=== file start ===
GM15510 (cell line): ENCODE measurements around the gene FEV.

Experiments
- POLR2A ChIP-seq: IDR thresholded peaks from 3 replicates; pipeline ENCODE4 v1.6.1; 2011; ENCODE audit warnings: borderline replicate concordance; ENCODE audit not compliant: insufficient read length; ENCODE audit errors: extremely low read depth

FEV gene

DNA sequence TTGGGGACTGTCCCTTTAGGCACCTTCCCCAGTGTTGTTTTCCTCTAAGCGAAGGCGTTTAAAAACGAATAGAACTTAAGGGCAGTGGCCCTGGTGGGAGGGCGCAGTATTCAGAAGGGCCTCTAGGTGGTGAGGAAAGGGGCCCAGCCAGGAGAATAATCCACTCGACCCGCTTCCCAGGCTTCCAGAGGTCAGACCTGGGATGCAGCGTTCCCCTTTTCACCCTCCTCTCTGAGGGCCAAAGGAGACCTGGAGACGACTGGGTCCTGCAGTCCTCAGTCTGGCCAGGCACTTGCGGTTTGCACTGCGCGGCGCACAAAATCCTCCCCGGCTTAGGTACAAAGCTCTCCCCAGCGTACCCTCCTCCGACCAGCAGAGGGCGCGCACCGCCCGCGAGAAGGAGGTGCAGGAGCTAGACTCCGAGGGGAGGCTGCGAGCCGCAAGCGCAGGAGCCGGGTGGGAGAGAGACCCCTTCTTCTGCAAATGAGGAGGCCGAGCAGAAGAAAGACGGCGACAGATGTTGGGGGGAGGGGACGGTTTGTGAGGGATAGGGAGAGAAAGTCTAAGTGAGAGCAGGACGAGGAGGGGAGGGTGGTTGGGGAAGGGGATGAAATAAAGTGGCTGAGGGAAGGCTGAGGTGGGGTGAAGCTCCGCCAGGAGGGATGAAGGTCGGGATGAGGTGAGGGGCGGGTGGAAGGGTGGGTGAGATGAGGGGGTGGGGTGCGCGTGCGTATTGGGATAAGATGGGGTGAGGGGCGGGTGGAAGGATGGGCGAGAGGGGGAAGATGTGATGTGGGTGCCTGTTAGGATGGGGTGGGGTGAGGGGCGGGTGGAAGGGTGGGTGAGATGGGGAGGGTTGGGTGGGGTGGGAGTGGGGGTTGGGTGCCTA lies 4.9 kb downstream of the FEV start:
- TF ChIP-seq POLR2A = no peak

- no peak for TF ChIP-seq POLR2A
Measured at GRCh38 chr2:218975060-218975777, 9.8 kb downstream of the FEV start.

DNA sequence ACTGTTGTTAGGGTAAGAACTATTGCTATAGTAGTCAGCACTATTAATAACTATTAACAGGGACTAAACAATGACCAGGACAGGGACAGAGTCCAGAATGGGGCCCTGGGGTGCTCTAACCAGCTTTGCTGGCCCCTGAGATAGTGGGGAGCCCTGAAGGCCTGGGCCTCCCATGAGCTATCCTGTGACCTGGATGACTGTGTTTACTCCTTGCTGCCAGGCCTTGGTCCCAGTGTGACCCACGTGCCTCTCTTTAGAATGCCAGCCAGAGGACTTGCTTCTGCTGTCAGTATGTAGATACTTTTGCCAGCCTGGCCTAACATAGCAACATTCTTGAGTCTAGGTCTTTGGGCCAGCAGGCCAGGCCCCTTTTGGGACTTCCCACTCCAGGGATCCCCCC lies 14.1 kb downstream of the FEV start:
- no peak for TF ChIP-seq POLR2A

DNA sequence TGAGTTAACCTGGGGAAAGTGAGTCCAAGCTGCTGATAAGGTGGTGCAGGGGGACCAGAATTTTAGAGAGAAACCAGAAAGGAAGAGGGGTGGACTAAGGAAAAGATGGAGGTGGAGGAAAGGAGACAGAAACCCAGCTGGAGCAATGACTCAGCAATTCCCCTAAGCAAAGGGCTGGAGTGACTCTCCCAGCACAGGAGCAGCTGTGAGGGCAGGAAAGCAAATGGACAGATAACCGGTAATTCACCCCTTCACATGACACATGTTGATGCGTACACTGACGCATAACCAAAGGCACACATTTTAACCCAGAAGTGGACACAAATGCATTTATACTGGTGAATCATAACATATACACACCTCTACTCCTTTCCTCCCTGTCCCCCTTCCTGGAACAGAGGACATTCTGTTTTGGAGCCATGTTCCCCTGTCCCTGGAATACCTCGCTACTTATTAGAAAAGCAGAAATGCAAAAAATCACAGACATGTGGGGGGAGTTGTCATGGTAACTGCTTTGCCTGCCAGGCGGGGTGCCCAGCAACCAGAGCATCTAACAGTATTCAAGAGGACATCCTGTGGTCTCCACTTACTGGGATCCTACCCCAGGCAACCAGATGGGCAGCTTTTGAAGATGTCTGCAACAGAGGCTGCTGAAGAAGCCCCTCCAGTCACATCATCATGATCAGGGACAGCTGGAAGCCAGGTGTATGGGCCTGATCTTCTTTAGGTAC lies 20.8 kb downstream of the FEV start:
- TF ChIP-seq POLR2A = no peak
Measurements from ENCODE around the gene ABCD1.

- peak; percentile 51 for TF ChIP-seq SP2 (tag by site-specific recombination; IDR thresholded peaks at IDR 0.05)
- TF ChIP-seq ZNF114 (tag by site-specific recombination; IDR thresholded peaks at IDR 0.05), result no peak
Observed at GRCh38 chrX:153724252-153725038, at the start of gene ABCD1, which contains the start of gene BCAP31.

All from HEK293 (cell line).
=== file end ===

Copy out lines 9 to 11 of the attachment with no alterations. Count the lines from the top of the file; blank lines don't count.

DNA sequence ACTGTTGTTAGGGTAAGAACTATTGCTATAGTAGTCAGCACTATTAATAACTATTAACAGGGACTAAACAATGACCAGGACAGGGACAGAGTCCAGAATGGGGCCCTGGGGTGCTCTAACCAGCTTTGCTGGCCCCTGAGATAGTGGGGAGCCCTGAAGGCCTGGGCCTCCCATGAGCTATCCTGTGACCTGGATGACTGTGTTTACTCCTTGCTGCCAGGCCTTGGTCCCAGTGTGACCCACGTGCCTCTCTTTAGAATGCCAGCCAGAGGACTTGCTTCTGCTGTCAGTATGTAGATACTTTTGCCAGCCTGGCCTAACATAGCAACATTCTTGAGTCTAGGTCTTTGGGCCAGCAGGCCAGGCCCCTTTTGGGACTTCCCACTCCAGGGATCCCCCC lies 14.1 kb downstream of the FEV start:
- no peak for TF ChIP-seq POLR2A

DNA sequence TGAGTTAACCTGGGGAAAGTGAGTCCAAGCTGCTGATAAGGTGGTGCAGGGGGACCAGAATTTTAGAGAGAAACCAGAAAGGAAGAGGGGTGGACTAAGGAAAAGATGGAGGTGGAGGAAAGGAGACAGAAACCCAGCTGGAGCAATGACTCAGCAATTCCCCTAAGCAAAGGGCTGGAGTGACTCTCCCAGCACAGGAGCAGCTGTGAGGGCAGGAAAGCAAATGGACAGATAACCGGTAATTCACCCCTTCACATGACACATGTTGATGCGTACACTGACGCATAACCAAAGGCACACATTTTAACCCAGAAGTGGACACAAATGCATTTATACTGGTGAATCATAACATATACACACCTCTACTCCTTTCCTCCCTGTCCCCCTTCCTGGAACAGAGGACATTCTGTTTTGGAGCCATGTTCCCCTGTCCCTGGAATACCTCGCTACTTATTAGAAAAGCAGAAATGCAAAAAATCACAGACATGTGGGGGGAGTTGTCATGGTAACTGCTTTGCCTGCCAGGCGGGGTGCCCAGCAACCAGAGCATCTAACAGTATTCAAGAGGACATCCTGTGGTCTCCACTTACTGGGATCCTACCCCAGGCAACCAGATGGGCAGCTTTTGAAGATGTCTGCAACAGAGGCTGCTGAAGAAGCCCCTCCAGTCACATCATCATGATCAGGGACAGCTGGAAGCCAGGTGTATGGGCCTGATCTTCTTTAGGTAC lies 20.8 kb downstream of the FEV start: